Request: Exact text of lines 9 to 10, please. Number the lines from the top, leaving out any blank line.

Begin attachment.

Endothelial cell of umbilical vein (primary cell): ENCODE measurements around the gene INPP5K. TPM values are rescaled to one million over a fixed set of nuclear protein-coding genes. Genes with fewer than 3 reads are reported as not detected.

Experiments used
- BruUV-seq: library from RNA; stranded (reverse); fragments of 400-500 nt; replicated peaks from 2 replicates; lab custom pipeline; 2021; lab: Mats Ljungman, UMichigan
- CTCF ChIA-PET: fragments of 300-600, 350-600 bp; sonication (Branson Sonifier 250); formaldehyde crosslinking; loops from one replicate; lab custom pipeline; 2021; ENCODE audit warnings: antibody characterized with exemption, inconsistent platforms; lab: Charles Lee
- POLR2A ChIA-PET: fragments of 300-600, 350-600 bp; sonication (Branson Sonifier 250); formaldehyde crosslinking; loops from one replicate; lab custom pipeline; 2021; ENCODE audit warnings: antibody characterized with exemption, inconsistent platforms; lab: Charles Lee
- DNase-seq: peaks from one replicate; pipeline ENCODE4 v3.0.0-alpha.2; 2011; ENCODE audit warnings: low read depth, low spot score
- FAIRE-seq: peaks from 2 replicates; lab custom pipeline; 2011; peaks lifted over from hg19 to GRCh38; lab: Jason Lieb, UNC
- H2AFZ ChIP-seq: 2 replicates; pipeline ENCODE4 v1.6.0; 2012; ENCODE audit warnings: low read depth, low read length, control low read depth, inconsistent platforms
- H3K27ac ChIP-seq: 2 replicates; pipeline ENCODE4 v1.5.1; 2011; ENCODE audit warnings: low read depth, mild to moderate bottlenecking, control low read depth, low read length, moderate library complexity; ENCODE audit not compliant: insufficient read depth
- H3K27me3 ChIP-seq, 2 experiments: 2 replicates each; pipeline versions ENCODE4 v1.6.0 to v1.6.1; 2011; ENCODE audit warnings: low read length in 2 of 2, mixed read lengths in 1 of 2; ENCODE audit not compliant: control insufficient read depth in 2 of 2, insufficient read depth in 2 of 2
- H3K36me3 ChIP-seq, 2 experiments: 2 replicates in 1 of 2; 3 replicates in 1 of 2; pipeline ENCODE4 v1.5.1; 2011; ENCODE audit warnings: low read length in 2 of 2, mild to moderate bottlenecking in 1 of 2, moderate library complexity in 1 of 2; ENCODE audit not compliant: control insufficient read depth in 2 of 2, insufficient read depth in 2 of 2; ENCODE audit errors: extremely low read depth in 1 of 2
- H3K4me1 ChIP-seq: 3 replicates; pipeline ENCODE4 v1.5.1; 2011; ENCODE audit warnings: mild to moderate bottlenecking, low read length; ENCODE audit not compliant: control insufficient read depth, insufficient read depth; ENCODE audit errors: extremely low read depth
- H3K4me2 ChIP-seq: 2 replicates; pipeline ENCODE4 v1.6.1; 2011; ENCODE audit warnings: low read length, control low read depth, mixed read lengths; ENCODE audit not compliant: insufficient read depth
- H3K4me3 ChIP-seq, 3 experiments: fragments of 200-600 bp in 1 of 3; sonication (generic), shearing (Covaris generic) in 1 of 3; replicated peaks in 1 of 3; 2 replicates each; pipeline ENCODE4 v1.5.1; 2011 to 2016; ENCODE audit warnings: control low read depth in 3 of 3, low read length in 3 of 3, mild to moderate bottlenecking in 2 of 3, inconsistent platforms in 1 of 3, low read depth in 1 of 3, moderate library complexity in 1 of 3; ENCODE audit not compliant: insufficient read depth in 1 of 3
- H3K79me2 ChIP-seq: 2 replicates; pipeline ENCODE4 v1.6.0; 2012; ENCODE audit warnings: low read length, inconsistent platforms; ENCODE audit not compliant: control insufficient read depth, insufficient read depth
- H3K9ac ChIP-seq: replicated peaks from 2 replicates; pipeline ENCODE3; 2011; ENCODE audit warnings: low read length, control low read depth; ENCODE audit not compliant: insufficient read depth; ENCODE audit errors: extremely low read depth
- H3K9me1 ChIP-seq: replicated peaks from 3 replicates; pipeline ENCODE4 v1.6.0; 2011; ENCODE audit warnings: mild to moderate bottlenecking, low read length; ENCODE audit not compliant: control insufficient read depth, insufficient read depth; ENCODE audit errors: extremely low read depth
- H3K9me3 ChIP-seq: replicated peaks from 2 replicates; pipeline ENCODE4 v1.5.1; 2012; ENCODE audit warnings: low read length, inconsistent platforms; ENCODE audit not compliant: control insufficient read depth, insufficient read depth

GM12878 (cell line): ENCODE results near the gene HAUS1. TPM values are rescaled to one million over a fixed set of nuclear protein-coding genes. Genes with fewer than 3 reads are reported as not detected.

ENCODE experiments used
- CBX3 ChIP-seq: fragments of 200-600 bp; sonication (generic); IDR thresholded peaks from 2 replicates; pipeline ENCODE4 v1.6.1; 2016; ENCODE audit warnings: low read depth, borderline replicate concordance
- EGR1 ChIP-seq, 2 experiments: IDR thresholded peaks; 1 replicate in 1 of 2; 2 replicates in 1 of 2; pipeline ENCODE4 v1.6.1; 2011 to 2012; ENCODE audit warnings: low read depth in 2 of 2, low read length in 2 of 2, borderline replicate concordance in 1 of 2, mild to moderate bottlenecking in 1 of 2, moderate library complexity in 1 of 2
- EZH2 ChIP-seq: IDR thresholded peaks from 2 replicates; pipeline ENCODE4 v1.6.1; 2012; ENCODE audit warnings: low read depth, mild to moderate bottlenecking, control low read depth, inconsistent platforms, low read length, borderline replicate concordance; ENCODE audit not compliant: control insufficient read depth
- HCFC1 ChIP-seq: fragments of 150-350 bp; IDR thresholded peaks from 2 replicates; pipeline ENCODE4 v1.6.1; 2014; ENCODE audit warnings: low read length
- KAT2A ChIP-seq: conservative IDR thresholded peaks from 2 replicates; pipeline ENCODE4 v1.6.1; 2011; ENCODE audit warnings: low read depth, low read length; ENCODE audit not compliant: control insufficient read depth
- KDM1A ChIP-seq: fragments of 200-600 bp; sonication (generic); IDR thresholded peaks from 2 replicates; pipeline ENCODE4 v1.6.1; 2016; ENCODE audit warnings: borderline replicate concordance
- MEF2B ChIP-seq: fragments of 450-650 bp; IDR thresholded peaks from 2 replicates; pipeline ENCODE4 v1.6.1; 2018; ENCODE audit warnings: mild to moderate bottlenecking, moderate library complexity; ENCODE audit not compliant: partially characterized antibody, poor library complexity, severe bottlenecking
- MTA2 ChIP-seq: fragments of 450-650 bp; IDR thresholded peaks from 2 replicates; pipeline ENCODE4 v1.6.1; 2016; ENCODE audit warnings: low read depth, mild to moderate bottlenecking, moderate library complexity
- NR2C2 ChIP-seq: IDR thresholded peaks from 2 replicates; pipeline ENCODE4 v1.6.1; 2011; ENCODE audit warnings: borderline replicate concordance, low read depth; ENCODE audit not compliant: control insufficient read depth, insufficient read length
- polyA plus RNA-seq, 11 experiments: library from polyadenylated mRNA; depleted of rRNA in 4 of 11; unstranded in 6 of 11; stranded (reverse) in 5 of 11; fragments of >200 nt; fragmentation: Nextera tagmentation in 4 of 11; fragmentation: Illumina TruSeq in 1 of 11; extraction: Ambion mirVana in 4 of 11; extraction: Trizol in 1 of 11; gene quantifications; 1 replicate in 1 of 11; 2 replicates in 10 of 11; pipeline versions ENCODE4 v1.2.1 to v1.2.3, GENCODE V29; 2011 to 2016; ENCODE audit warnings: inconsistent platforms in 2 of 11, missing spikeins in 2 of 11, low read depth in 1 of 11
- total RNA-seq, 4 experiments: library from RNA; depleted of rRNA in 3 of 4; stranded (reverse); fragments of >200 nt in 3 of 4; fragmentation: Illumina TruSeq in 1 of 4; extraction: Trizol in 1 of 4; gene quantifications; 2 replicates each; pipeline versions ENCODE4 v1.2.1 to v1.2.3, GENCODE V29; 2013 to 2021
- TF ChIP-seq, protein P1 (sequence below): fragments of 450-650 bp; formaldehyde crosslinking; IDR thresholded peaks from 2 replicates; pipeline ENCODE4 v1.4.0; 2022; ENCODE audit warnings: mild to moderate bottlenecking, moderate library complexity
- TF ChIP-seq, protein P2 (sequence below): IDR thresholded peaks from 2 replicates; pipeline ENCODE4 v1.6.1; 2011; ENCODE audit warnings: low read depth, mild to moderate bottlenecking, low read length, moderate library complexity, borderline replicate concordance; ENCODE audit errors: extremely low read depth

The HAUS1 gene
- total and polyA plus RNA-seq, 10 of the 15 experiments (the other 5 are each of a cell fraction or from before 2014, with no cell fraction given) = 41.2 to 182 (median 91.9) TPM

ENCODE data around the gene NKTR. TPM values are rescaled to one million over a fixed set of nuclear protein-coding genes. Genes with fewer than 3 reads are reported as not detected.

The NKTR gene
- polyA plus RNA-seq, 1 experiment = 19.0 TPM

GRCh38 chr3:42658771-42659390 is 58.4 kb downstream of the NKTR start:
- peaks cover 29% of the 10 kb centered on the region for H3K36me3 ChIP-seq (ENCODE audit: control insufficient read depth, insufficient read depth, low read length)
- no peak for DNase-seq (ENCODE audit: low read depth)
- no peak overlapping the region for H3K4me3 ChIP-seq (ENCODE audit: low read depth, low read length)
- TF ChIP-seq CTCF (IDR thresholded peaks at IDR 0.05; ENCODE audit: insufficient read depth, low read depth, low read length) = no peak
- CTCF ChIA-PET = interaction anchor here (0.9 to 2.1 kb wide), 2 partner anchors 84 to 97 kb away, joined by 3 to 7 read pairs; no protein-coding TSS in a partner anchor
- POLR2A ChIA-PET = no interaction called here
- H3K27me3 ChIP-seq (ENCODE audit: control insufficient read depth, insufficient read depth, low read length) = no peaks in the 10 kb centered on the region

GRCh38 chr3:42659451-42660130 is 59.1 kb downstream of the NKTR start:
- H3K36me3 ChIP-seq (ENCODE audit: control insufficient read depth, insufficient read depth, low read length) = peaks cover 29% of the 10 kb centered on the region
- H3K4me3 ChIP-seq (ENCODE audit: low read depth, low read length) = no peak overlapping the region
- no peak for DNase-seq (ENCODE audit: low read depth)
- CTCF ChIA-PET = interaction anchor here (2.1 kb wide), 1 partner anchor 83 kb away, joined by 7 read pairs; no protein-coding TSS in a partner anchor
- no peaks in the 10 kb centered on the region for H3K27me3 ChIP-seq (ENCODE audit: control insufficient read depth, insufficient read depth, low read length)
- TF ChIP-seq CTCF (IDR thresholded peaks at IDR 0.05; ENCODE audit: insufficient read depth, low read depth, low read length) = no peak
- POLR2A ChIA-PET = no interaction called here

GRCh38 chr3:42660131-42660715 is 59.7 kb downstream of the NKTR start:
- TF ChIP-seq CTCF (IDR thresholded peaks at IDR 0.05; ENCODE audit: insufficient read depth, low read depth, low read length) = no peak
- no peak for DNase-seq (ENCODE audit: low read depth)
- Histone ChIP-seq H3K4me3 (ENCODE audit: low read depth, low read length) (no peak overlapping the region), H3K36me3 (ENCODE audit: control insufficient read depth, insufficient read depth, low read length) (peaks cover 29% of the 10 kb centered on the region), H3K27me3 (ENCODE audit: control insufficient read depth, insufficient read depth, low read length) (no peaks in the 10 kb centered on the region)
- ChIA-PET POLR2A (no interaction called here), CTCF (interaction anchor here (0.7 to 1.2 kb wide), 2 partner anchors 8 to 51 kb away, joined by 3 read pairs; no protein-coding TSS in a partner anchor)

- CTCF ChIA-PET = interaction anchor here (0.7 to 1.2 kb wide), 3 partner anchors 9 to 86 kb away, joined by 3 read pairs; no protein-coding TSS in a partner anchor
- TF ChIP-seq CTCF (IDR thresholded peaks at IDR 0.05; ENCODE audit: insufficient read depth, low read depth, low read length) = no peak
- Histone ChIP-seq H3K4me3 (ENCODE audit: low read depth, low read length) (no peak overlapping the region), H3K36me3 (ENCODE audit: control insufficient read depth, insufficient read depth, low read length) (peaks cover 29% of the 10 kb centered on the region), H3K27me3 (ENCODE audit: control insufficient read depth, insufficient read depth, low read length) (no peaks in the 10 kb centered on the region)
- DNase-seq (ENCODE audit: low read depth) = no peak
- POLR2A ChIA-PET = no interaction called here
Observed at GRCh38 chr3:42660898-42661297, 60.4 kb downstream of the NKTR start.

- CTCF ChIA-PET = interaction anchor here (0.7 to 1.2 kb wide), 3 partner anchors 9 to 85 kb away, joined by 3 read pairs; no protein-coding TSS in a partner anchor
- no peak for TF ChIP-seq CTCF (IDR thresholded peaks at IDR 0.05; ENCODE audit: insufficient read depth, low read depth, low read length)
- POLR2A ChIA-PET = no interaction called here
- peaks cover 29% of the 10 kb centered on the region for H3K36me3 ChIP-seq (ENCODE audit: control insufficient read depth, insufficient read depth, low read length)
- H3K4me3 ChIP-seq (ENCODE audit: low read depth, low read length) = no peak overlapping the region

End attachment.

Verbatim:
- H3K27ac ChIP-seq: 2 replicates; pipeline ENCODE4 v1.5.1; 2011; ENCODE audit warnings: low read depth, mild to moderate bottlenecking, control low read depth, low read length, moderate library complexity; ENCODE audit not compliant: insufficient read depth
- H3K27me3 ChIP-seq, 2 experiments: 2 replicates each; pipeline versions ENCODE4 v1.6.0 to v1.6.1; 2011; ENCODE audit warnings: low read length in 2 of 2, mixed read lengths in 1 of 2; ENCODE audit not compliant: control insufficient read depth in 2 of 2, insufficient read depth in 2 of 2